Coronavirus, Makandiwa, Bill Gates, vaccines and microchips


Viral social media posts claim that Microsoft founder Bill Gates, through his Bill and Melinda Gates Foundation, plans to test new coronavirus vaccines on Africans. And in a sermon on Sunday, April 5, Zimbabwean preacher Emmanuel Makandiwa also claimed that there is a plan to inject electronic implants into people under the guise of COVID-19 vaccinations.

Is this true?


How did the rumours start?

Rumours and conspiracy theories around vaccines have existed for years. The rumours have increased recently following the outbreak of COVID-19.

On March 27, 2020, a Facebook post said to have been written by the French microbiologist Didier Raoult urged Africans to resist vaccinations created by the Bill and Melinda Gates Foundation. The claim was debunked by AFP; it turned out he never said so.

On April 2, French doctor Jean-Paul Mira appeared on the TV channel LCI, with Camille Locht, research head at France’s National Institute of Health and Medical Research (INSERM). The two were discussing the feasibility of using BCG, a vaccine widely used for decades around the world, in the fight against COVID-19.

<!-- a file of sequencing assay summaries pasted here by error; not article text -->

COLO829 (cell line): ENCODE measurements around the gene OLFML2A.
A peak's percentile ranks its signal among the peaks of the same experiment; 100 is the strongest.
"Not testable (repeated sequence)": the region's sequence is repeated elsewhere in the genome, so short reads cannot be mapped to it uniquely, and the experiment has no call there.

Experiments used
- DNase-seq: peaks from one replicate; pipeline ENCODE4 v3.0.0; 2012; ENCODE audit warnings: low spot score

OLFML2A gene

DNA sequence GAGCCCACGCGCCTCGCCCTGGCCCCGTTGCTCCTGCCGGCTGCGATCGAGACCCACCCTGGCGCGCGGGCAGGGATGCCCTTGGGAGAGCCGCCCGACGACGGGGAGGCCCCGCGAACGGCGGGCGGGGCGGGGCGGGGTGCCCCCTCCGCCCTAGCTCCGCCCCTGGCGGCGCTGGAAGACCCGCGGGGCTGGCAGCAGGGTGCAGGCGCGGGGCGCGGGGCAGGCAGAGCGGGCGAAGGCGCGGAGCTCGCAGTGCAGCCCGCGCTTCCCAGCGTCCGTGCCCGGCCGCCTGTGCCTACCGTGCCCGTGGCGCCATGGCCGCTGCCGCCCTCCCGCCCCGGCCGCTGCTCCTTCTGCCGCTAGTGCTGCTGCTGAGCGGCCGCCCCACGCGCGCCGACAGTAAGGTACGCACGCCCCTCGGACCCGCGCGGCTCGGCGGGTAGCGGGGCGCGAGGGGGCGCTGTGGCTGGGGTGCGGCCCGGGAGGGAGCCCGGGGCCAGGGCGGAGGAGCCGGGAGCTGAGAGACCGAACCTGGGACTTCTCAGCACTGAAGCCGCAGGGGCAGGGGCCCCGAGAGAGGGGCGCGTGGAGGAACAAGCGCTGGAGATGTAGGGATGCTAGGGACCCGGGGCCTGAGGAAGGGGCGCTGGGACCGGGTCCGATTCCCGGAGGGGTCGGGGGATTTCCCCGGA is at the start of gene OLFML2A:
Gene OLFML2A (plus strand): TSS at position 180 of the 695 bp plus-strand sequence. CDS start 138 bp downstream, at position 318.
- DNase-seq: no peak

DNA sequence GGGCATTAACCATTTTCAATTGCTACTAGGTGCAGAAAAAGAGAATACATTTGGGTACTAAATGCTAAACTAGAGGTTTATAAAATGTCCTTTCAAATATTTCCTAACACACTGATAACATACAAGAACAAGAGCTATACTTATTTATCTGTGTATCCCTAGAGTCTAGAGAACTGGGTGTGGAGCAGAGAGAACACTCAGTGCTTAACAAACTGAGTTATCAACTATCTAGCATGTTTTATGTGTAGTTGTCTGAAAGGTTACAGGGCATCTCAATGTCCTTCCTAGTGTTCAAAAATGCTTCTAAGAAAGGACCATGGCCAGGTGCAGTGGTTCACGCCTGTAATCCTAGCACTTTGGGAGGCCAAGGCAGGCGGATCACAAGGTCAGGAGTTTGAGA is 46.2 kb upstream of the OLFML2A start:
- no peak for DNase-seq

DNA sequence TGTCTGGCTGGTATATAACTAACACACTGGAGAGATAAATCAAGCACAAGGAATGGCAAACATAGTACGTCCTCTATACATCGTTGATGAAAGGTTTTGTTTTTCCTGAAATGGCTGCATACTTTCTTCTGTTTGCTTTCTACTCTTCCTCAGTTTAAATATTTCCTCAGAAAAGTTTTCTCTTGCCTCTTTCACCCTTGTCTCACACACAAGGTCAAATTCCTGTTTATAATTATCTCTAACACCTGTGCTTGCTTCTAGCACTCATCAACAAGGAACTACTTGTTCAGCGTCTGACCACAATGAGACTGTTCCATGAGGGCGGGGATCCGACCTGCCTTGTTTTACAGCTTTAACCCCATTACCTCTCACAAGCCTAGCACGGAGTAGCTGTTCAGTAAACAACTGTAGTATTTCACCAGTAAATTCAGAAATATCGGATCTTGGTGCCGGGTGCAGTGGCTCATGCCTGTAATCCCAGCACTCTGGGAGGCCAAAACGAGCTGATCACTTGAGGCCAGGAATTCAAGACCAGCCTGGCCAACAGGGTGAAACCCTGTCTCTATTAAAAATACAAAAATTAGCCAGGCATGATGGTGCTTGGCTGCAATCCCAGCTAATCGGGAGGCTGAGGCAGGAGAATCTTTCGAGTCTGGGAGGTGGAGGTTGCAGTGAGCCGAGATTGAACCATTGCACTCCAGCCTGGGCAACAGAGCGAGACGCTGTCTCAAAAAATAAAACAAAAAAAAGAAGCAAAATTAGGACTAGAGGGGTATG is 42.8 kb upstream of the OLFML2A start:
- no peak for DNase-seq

Mira asked: “Shouldn’t we be doing this study in Africa, where there are no masks, no treatment, no intensive care, rather as was done with certain studies on AIDS, where things are tested on prostitutes because it’s known that they are highly exposed (to HIV)?”

Locht replied: “You’re right, we are thinking in parallel by the way about a study in Africa with the same kind of approach, (but) it doesn’t prevent us from being able to think about a study in Europe and Australia at the same time.”

The discussion drew widespread criticism, including from football stars Didier Drogba and Samuel Eto’o.

INSERM said Locht’s comments had been taken out of context: “A distorted video, taken from an interview on LCI with one of our researchers about a study on the potential use of the BCG vaccine against COVID-19, is now the subject of erroneous interpretation.”

According to INSERM, any trials would be conducted in Europe and Australia, and “Africa should not be forgotten or excluded from research, as the pandemic is global.”

Mira later apologised.

Speaking with the Huffington Post, Mira said: “It seemed interesting to me that in addition to France and Australia, an African country could participate in this study which I had never heard of before hearing about it on the show.”

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Charles Rukuni
The Insider is a political and business bulletin about Zimbabwe, edited by Charles Rukuni. Founded in 1990, it was a printed 12-page subscription only newsletter until 2003 when Zimbabwe's hyper-inflation made it impossible to continue printing.


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